When binge watching our favourite TV shows, we always wonder about what kind of TV show characters could actually exist. One character that seems too good to be true is Sherlock Holmes. When the genius detective goes on his criminal hunting spree, it's hard to believe that someone with deductive skills that great could be real. But guess what? There was a guy who could give Sherlock a run for his money.
Meet Eugene Francois Vidocq.
Not only could he have matched Holmes' detective skills but he also could have put them to a tough test. Before he became known as the "Father of modern criminology", Vidocq was a serial criminal. He went to jail on several occasions, but not once could they keep him in there for the durations of his sentence. Why? He escaped each and every time.
By the age of 14, he had become so good at fencing that accidently killed his fencing instructor. He then joined the army and there too, he killed several people fencing. He had to quit, though, because after a conflict with his supervisor, the supervisor refused to duel with him. All this at the ripe old of 17!
Soon he got bored of running from the long arm of the law, and decided that he'd use his smarts to help lengthen the reach of the very arm he was running away from. He contacted Jean Henry, Head of the Criminal Department in Paris, and proposed that in exchange for amnesty, he would become a police informant.
An undercover agent, with the brains of a hardened criminal and the backing of the authorities, he became any criminal's worst nightmare.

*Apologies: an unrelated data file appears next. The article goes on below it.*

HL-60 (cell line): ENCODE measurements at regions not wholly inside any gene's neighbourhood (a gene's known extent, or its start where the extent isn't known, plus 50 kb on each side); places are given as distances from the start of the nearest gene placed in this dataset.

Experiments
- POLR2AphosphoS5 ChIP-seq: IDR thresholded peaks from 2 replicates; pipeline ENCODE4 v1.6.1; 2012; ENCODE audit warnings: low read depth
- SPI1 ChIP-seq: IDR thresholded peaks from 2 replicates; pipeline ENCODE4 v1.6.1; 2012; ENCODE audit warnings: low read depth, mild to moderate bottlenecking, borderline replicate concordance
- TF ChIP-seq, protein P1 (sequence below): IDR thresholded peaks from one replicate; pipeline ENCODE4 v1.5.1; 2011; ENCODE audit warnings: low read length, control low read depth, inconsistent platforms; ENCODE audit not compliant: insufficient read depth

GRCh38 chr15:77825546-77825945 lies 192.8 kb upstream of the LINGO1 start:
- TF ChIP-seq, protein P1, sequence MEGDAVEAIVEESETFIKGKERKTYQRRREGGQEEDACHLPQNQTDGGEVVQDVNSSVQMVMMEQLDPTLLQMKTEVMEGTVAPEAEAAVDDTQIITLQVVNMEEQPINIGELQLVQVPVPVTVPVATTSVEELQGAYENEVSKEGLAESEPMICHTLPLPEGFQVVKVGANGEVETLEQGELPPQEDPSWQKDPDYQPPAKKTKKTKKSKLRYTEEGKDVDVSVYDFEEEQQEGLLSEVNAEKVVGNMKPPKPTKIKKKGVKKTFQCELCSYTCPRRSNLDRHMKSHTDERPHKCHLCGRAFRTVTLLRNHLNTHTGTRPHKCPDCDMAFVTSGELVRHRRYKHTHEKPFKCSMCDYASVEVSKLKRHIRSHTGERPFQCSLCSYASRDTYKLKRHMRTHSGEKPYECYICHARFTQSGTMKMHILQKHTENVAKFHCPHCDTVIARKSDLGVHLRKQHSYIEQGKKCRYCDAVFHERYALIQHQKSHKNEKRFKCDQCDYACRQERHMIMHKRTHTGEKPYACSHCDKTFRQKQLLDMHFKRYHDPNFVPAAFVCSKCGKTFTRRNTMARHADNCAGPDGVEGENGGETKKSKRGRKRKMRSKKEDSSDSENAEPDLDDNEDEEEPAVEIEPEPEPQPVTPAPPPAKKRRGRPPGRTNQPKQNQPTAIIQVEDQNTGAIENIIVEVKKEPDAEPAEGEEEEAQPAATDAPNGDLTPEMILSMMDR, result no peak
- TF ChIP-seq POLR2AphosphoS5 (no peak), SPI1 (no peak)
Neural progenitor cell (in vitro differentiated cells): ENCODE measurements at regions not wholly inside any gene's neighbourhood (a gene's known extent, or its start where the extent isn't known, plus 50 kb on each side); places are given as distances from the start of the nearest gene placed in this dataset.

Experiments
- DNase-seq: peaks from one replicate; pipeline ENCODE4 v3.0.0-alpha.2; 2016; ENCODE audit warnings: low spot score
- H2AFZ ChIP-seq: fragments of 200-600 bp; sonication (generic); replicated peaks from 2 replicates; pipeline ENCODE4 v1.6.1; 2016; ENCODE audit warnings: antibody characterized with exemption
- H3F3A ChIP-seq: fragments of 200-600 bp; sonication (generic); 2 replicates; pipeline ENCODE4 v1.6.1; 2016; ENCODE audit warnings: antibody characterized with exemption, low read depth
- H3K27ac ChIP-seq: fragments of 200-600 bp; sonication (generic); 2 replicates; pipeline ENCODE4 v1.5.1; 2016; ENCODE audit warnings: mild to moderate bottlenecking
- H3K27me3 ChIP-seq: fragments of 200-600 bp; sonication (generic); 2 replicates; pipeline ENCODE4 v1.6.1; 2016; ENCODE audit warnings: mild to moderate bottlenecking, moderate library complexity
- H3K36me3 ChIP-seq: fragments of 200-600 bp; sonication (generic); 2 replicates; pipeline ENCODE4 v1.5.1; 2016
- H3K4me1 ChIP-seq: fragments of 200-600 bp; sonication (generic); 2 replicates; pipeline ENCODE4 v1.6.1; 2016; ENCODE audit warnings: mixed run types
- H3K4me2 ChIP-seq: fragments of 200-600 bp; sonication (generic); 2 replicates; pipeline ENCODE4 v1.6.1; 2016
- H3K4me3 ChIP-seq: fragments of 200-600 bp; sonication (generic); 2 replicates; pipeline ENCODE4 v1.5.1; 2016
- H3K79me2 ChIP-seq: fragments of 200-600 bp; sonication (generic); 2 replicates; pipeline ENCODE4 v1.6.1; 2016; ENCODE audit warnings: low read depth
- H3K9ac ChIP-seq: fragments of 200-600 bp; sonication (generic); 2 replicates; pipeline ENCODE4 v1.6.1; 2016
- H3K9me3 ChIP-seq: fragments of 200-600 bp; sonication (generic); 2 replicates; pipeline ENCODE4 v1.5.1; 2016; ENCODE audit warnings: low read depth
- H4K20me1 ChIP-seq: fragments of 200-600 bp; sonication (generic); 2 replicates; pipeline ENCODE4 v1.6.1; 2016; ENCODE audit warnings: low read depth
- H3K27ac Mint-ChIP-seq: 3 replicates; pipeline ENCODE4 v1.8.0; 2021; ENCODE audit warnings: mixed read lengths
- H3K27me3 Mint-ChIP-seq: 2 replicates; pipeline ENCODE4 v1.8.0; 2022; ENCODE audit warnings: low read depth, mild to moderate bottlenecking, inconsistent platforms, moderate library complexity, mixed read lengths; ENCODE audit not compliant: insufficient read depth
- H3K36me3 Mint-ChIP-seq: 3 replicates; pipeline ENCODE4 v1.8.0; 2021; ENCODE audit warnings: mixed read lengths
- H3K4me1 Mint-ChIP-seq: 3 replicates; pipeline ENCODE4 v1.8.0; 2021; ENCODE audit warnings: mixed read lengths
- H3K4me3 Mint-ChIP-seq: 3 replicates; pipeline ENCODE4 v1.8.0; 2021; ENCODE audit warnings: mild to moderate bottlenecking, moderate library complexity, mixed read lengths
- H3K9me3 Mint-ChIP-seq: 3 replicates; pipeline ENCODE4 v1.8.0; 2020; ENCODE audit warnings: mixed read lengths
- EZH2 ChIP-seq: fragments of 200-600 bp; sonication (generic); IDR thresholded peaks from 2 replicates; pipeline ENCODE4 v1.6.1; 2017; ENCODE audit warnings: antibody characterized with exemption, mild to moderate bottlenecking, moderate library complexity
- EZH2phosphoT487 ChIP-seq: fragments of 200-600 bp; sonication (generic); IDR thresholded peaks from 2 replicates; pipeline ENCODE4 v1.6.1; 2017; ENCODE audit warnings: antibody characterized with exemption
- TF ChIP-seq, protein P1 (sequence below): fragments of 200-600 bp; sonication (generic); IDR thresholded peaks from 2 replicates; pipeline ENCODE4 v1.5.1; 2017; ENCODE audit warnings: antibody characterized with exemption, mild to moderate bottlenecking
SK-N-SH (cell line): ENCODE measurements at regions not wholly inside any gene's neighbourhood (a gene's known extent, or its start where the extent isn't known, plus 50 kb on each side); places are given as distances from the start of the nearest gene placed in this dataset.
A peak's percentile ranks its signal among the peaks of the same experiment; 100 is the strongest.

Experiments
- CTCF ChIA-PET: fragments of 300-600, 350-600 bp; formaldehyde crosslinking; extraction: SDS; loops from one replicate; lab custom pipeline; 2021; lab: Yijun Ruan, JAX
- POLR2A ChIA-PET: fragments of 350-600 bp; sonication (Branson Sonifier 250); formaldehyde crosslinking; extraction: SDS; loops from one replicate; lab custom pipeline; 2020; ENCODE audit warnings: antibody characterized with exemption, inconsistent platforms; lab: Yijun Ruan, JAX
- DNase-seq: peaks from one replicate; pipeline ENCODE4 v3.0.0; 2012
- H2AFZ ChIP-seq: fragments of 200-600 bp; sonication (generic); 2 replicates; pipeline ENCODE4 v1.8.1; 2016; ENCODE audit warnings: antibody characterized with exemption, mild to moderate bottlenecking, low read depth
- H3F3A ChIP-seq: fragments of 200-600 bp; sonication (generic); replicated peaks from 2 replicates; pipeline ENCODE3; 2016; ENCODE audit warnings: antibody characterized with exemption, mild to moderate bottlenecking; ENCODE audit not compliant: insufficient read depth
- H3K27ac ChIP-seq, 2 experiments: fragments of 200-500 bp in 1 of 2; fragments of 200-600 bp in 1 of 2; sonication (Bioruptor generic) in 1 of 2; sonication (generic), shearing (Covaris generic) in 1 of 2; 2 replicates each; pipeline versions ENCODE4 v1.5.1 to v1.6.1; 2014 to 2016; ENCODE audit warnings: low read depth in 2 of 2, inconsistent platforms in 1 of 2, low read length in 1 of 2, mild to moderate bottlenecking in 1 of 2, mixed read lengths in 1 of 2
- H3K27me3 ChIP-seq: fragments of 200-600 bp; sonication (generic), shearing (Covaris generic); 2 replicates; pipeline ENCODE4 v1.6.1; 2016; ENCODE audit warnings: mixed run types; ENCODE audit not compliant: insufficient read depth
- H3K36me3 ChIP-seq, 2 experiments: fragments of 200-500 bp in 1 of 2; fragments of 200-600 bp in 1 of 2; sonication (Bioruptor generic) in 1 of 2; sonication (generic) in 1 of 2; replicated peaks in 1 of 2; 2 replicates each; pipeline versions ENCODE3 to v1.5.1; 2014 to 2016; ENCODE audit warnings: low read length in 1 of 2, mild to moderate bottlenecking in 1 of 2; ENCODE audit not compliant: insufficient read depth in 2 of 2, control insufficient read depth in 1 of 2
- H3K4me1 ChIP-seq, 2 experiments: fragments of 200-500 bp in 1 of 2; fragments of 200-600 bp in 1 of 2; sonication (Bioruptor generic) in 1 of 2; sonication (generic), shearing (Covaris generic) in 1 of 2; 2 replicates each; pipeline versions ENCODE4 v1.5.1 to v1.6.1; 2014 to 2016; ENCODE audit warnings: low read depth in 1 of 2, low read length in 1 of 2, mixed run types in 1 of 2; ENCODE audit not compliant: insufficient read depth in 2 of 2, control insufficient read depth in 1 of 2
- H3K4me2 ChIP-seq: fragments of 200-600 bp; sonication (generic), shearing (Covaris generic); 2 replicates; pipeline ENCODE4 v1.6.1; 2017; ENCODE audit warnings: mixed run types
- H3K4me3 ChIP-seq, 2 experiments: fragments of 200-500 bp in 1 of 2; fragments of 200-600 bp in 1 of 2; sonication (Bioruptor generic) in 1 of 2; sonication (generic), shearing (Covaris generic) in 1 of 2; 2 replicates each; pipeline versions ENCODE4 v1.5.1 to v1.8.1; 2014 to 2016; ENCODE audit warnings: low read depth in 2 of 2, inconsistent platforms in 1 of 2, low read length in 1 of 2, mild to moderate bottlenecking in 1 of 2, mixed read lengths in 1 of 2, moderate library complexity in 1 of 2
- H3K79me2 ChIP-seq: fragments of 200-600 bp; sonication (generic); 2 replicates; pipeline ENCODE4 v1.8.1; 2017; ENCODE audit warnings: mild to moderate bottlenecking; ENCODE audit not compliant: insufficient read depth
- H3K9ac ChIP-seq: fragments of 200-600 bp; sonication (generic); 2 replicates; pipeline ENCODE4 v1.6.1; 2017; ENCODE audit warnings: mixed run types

In 1809, Vidocq suggested that they create a new undercover detective agency whose primary duty would be to follow former convicts and suspected criminals as they moved around in the city. This led to the founding of the Sûreté, probably the first detective agency in the world.
Vidocq started with only 4 detectives, and soon expanded to 28 . He insisted on hiring only former criminals because he believed they were street-smart and tough, which were essential for the job. And thanks to them, crime in Paris fell by as much as 40% by 1820.
Other crime-fighting organizations like Scotland Yard and the FBI were inspired by Sûreté, which in French stands for 'security'.
Because of his experience with crime and hardened criminals, Vidocq pioneered a lot of new techniques related to crime fighting that are now ubiquitous. The most important one of these is fingerprinting.
Yes, he was the first to start taking fingerprints of the criminals and recording them.
Crime scene security was another thing that Eugene Vidocq started. Wonder if Sherlock Holmes could have come up with these methods himself!
After his death in 1857, Vidocq became an inspiration for many literary greats. These include writers like Victor Hugo, Edgar Allen Poe, Charles Dickens and Agatha Cristie, who based many characters on Vidocq.
Soon, however, history forgot him. And he's rarely mentioned anywhere nowadays. It's only after you read the story of his life that you realize he is someone the world should know about.